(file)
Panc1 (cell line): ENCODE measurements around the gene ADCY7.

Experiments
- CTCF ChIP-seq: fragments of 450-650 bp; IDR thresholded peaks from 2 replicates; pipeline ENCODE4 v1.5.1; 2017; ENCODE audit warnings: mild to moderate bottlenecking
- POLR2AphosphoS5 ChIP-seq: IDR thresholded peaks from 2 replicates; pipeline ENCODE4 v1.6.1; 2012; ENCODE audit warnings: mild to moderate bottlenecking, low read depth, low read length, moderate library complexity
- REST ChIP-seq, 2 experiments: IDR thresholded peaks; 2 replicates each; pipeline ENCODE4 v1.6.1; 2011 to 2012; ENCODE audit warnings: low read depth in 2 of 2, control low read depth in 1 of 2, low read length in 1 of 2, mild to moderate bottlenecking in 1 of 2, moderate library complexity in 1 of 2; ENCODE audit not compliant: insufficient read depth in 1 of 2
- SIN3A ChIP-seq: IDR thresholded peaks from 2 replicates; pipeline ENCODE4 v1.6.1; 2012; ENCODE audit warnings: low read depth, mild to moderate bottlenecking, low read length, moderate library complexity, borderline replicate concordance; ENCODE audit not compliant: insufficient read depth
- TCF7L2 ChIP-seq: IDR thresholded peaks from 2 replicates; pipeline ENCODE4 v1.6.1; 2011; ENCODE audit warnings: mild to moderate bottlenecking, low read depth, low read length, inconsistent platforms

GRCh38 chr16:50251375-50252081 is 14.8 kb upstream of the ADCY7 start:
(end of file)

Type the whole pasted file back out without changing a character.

Panc1 (cell line): ENCODE measurements around the gene ADCY7.

Experiments
- CTCF ChIP-seq: fragments of 450-650 bp; IDR thresholded peaks from 2 replicates; pipeline ENCODE4 v1.5.1; 2017; ENCODE audit warnings: mild to moderate bottlenecking
- POLR2AphosphoS5 ChIP-seq: IDR thresholded peaks from 2 replicates; pipeline ENCODE4 v1.6.1; 2012; ENCODE audit warnings: mild to moderate bottlenecking, low read depth, low read length, moderate library complexity
- REST ChIP-seq, 2 experiments: IDR thresholded peaks; 2 replicates each; pipeline ENCODE4 v1.6.1; 2011 to 2012; ENCODE audit warnings: low read depth in 2 of 2, control low read depth in 1 of 2, low read length in 1 of 2, mild to moderate bottlenecking in 1 of 2, moderate library complexity in 1 of 2; ENCODE audit not compliant: insufficient read depth in 1 of 2
- SIN3A ChIP-seq: IDR thresholded peaks from 2 replicates; pipeline ENCODE4 v1.6.1; 2012; ENCODE audit warnings: low read depth, mild to moderate bottlenecking, low read length, moderate library complexity, borderline replicate concordance; ENCODE audit not compliant: insufficient read depth
- TCF7L2 ChIP-seq: IDR thresholded peaks from 2 replicates; pipeline ENCODE4 v1.6.1; 2011; ENCODE audit warnings: mild to moderate bottlenecking, low read depth, low read length, inconsistent platforms

GRCh38 chr16:50251375-50252081 is 14.8 kb upstream of the ADCY7 start: